Familiar faces of the past and present were among those on hand for the 25th anniversary celebration of the adult day care program at South Cumberland Community Care Centre on Thursday, Dec. 9. Among those enjoying the cake, refresehments and fellowship were (from left) Debbie Fullerton, Heather Beaver, Norma Graham and Brenda Roberts. Andrew Wagstaff - The Citizen
PARRSBORO - A lot has changed in this community over the past 25 years, but the adult day care service continues to run as strong as ever.
The South Cumberland Community Care Centre program celebrated its 25th anniversary on Dec. 9 with a gathering of clients, volunteers and staff from past and present, as well as representatives of the Cumberland Health Authority.
Some who have been working or volunteering at the day care since its beginning in 1985 were on hand for the event, including Heather Beaver, its first co-ordinator, Brenda Welton and Dianne Smith, two of its first volunteers, and current co-ordinators Debbie Fullerton and Brenda Roberts.
"It's just been very well received in this community, and people are interested in it," said Fullerton, who has been involved with the program for the past 10 years. "We get new people who are very hesitant to come at first, but then they come and they love it. I think it's this community."
Open Monday to Thursday from 8 a.m. to 4 p.m., the day care provides a place for people to come in and spend time with others. They can be referred by others, or refer themselves.
Along with the staff, volunteers from the community come in and spend time with the clients, including Brenda Welton, who has been volunteering at the day care since it started.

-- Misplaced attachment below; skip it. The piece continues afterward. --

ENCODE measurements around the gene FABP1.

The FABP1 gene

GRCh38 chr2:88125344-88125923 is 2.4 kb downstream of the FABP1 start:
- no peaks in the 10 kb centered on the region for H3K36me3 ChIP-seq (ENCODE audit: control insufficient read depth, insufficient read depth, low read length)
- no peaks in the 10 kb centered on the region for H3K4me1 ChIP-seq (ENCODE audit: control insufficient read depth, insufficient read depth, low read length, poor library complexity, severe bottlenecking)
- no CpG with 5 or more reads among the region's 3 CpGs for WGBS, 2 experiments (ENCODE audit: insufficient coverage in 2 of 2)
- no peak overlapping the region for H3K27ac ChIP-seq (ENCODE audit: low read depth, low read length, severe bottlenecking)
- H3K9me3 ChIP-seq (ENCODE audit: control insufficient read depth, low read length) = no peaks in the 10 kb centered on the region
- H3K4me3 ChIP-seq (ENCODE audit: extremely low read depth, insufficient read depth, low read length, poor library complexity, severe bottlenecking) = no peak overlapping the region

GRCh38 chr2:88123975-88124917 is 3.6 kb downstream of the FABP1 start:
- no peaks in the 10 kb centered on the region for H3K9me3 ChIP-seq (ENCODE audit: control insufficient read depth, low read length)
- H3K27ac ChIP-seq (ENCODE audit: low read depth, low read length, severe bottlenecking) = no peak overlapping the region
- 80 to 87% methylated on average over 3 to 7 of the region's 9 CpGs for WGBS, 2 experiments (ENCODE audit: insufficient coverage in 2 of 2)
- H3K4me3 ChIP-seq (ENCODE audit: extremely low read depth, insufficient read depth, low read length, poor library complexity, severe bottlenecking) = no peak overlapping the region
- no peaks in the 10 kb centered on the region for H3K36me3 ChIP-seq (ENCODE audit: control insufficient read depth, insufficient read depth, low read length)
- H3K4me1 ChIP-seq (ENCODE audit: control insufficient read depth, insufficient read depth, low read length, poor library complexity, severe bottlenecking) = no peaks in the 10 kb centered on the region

"I read about it in the paper," she recalled. "I had no idea what it was going to be about, but I put my name in and it went from there."
She said she liked the fact that it was for seniors, and that it would involve crafts and things like that.
"I enjoy everything about it," said Welton. "I think we get as much out of it as the seniors do. They're very appreciative of what we do."
Smith said she was looking for something to do during the day once her children were old enough to attend school, and a friend suggested she volunteer at the day care. That was 22 years ago, and she continues to volunteer there.
"I love talking to older people," she said. "I enjoy being with them and hearing their stories. I've met a lot of really nice people down through the years. A lot of them are gone now."
Both volunteers said they hope such a program is available someday when they might need it.
"I feel if you come in and people here are lonely, you can sit and talk during the day and have good conversations with them," said Smith. "Maybe when they leave they might feel a bit better than when they came in. If they're happy, that makes me feel happy."